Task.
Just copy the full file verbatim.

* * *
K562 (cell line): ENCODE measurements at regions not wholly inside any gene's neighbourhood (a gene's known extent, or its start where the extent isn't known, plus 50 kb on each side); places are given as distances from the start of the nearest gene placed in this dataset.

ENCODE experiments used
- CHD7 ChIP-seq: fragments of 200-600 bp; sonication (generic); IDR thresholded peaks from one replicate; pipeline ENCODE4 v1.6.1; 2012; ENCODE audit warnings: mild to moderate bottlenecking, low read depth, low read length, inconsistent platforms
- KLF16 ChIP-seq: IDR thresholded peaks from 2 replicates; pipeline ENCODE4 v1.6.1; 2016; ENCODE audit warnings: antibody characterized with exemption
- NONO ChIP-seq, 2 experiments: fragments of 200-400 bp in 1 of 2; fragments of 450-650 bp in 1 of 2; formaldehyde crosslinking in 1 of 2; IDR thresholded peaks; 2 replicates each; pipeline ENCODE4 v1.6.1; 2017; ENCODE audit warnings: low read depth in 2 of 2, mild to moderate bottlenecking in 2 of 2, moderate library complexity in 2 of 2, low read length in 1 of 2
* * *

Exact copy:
K562 (cell line): ENCODE measurements at regions not wholly inside any gene's neighbourhood (a gene's known extent, or its start where the extent isn't known, plus 50 kb on each side); places are given as distances from the start of the nearest gene placed in this dataset.

ENCODE experiments used
- CHD7 ChIP-seq: fragments of 200-600 bp; sonication (generic); IDR thresholded peaks from one replicate; pipeline ENCODE4 v1.6.1; 2012; ENCODE audit warnings: mild to moderate bottlenecking, low read depth, low read length, inconsistent platforms
- KLF16 ChIP-seq: IDR thresholded peaks from 2 replicates; pipeline ENCODE4 v1.6.1; 2016; ENCODE audit warnings: antibody characterized with exemption
- NONO ChIP-seq, 2 experiments: fragments of 200-400 bp in 1 of 2; fragments of 450-650 bp in 1 of 2; formaldehyde crosslinking in 1 of 2; IDR thresholded peaks; 2 replicates each; pipeline ENCODE4 v1.6.1; 2017; ENCODE audit warnings: low read depth in 2 of 2, mild to moderate bottlenecking in 2 of 2, moderate library complexity in 2 of 2, low read length in 1 of 2